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Top Tarpon Two-Hundred Reading List

Top Tarpon Two-Hundred Reading List

See the list HERE

We are excited about reading at PIHS.  To demonstrate this, we have started the Tarpon 200 Book Challenge. Students will read books from a pre-selected list and discuss the books with the librarian to get credit for reading. After reading 50 books, students will take part in a popcorn and pickles party, at 100 books, they will be invited to a pizza party, and at 150 books, they will get to go to the movies and have a drink and a snack purchased for them. For completing all 200 books, students will get a day trip to an amusement park as well as a cord for their graduation regalia. Celebrations will happen biannually.


The list will be dynamic, with some new books added every year.  If a book has been read and then is retired from the list while the student is still in school, credit is still given towards the books.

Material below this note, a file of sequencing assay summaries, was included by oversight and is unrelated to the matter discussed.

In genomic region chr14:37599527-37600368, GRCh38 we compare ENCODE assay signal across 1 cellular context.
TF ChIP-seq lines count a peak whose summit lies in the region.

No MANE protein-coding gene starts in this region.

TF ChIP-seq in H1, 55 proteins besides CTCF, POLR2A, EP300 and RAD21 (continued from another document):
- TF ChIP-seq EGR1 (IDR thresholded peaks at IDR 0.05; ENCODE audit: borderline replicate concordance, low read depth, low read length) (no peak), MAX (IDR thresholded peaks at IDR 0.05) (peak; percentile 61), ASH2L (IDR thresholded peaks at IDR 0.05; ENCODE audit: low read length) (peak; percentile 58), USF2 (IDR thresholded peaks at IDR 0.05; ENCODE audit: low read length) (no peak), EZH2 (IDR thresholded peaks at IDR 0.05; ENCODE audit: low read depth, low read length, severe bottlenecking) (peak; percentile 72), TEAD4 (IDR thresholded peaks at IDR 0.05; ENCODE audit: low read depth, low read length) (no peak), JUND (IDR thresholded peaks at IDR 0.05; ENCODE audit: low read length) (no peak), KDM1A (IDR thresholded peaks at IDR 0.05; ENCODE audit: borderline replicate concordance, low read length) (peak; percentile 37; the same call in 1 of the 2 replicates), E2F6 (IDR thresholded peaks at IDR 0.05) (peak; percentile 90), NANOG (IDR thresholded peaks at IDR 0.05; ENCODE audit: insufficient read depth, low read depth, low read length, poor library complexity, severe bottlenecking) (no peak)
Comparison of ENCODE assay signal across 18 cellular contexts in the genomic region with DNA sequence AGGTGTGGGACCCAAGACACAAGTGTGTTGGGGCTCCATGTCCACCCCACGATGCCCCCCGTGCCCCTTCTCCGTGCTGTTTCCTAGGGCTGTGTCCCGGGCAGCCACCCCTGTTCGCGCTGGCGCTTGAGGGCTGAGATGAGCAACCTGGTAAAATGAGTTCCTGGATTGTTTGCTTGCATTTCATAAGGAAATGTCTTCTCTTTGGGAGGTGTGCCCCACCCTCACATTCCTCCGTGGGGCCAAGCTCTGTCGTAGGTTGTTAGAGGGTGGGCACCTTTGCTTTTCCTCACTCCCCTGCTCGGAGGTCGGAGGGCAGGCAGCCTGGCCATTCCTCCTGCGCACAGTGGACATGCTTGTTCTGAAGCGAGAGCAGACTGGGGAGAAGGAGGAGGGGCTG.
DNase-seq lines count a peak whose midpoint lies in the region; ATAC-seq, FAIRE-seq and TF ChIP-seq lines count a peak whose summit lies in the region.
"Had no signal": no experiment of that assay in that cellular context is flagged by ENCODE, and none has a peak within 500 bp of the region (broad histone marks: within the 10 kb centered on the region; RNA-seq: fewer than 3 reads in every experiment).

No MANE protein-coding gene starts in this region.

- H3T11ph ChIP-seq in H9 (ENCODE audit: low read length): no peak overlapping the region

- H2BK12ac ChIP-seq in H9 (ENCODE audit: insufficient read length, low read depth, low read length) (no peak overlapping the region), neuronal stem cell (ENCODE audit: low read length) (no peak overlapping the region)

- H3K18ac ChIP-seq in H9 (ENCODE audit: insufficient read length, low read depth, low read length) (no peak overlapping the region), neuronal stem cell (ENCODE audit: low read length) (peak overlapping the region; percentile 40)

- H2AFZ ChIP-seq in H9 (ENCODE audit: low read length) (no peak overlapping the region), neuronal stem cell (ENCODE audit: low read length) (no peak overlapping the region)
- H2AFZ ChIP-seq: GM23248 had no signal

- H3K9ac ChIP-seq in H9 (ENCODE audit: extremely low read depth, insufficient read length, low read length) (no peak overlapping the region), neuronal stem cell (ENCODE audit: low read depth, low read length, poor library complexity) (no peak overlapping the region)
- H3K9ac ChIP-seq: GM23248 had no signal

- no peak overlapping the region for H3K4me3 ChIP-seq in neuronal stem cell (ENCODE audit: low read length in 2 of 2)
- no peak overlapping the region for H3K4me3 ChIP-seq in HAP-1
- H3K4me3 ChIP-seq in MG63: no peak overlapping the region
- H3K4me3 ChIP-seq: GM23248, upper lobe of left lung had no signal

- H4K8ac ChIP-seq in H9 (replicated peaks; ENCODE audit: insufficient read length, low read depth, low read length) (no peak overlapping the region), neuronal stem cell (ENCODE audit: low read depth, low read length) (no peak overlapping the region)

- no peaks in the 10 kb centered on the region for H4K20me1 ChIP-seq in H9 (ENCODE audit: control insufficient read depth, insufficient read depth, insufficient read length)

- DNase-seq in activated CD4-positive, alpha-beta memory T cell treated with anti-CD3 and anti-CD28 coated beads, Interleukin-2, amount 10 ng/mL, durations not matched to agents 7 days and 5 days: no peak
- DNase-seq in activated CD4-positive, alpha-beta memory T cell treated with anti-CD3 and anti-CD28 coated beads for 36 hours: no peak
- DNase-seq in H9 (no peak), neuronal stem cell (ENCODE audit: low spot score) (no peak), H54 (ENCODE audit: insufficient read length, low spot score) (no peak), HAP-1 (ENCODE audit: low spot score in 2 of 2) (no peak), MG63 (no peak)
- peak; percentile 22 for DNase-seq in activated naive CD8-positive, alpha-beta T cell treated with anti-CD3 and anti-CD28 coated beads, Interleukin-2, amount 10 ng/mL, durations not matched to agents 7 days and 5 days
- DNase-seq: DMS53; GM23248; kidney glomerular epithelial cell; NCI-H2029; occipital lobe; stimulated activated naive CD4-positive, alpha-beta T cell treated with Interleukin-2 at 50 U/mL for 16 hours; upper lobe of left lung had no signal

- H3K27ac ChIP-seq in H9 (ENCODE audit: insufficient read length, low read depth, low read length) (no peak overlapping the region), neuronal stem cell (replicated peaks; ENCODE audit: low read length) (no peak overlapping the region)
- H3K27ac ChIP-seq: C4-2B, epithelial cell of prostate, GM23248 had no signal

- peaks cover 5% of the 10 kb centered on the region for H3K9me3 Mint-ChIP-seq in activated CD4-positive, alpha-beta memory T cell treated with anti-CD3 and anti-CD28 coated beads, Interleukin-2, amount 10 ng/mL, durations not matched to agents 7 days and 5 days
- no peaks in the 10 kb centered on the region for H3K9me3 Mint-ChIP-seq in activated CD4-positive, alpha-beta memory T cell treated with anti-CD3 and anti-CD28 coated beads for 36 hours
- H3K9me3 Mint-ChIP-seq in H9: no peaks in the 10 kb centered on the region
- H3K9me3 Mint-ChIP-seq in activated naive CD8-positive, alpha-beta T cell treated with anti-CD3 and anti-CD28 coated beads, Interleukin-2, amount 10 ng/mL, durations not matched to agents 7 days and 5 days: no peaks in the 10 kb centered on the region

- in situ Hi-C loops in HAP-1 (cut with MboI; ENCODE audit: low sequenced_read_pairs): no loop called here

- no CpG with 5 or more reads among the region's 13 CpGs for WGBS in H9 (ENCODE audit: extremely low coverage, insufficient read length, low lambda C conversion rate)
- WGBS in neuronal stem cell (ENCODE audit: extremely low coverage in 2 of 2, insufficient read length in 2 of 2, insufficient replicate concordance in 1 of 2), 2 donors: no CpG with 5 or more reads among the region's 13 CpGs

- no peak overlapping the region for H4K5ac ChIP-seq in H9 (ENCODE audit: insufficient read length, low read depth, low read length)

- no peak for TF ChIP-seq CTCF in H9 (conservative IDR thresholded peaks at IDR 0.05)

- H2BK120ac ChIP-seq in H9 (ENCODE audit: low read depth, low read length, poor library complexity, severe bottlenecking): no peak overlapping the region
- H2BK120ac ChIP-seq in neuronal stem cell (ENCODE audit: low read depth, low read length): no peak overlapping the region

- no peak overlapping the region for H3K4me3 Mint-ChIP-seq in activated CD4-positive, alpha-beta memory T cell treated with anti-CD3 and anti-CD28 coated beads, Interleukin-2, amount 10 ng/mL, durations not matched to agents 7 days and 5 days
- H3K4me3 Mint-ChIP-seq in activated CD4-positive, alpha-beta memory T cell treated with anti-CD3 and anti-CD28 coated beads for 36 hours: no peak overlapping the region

Series titles apply to every book in that series, ie Harry Potter is any Harry Potter book.  Reading each title does count as multiple books even though the entire series is not listed.


In addition to the big rewards, if a student completes an entire series of more than 4 books (unless listed), small awards will also be given:

Harry Potter will get a wand and a picture on the Wall of Wizards.

Game of Thrones will get to sit in the Throne of Awesomeness and have a picture on The Wall.

Lord of the Rings will get a ring and a picture taken and added to The Shire.

Other series will follow suit with rewards and pictures on appropriate walls.  


Students transferring in from other schools may come to discuss any books they have read on the list.


If a student reads a book that they feel should qualify, they may challenge the list, but they must be able to discuss the literary merit of the book in addition to normal plot summary questions.  IE, Nineteen Minutes by Jodi Picoult should be on the list because it deals with many issues teenagers face, bullying and controlling relationships for example, and causes the reader to challenge their ideas on why violence happens and who is at fault.